In 2013, the U.S. Supreme Court held that Section 3 of the Federal Defense of Marriage Act (DOMA) was unconstitutional. Edith Windsor and Thea Spyer were lawfully married in Ontario, Canada in 2007. Spyer died in 2009, while residing in New York, leaving her entire estate to Windsor. Windsor sought to claim the federal estate tax exemption for surviving spouses. She was barred from doing so by Section 3 of Defense of Marriage Act (DOMA) which provided that the term "spouse" only applied to marriages between a man and woman. The Internal Revenue Service found that the marital exemption did not apply to same-sex marriages, denied Windsor's claim, and compelled her estate to pay $363,053 in estate taxes.
In the landmark case of United States v. Windsor, the Supreme Court held that the provisions of DOMA which restricted the interpretation of "marriage" and "spouse" to apply only to heterosexual unions, is unconstitutional. As a result, many of DOMA’s restrictions were repealed. Shortly thereafter, same sex couples were granted the right to marry in New Jersey. Nevertheless, a myriad of regulations and statutes, which affect financial and estate planning decisions for members of the LGBT community, still remain.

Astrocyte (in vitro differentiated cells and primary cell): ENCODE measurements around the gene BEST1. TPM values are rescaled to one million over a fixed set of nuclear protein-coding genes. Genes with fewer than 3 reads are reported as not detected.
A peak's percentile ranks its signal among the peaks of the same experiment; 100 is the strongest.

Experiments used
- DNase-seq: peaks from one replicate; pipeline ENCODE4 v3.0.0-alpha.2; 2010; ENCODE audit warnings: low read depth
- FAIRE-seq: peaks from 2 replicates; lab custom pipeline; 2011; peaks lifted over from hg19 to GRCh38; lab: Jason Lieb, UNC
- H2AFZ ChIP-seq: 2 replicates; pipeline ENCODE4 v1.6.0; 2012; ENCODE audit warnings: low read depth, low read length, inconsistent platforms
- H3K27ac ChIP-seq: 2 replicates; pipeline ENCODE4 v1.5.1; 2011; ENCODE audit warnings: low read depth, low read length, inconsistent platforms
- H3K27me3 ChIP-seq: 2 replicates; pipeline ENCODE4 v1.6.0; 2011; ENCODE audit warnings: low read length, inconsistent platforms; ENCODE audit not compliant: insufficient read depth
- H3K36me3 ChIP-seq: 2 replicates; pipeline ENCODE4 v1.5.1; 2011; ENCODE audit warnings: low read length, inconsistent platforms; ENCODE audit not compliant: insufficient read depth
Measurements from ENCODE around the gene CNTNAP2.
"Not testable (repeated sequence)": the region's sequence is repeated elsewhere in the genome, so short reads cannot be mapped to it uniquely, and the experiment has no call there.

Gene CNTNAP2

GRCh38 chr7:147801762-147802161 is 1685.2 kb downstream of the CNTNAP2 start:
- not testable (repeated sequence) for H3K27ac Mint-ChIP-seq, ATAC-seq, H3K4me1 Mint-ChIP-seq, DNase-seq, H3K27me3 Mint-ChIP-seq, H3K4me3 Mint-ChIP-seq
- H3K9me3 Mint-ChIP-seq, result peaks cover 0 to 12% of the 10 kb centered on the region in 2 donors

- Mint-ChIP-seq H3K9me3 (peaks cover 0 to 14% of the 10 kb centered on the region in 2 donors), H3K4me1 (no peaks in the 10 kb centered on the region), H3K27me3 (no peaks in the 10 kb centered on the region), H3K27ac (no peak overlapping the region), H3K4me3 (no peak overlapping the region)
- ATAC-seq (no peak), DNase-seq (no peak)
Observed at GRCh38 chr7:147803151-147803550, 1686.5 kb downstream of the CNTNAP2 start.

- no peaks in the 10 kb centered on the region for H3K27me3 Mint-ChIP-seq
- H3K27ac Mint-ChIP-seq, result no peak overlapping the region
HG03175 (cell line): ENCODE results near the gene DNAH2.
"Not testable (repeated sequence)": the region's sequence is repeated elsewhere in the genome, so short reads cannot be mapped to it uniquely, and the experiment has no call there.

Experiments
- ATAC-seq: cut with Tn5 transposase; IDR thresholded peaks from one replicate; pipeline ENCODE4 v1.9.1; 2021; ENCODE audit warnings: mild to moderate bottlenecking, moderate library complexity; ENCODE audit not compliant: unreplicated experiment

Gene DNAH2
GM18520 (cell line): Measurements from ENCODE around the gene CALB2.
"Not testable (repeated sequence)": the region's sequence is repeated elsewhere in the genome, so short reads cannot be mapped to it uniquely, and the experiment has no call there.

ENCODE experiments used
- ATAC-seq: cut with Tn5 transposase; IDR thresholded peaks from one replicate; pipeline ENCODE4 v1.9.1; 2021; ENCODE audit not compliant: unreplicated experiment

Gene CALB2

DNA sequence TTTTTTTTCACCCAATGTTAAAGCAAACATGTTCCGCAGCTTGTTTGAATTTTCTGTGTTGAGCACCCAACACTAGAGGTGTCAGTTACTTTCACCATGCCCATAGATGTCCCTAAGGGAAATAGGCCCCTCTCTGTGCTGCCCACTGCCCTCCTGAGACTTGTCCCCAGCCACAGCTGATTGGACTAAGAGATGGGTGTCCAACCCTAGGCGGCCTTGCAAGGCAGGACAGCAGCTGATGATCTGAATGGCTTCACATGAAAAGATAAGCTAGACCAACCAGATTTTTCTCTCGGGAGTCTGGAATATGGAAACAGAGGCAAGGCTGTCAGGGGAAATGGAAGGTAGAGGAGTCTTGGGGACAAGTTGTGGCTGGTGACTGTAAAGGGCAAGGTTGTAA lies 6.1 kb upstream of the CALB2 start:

On April 26, 2014, Gary R. Botwinick, Esq., an attorney with Einhorn, Harris, Ascher, Barbarito & Frost, PC, and Daniel C. Singer, CFP®, ADPA®, a financial planner with Summit Financial Resources, Inc. will share their knowledge of the potential legal and financial problems that still exist and provide insight into the financial and estate planning issues facing the LGBT community after the Windsor decision.
The seminar will be held at the Maplewood Library, 51 Baker Street, Maplewood, NJ on April 26, 2014 from 10:30 a.m. to 12:30 p.m. Attendance is free, but registration is required as space is limited. Please go to www.lgbtfinancial.eventbrite.com to reserve your space.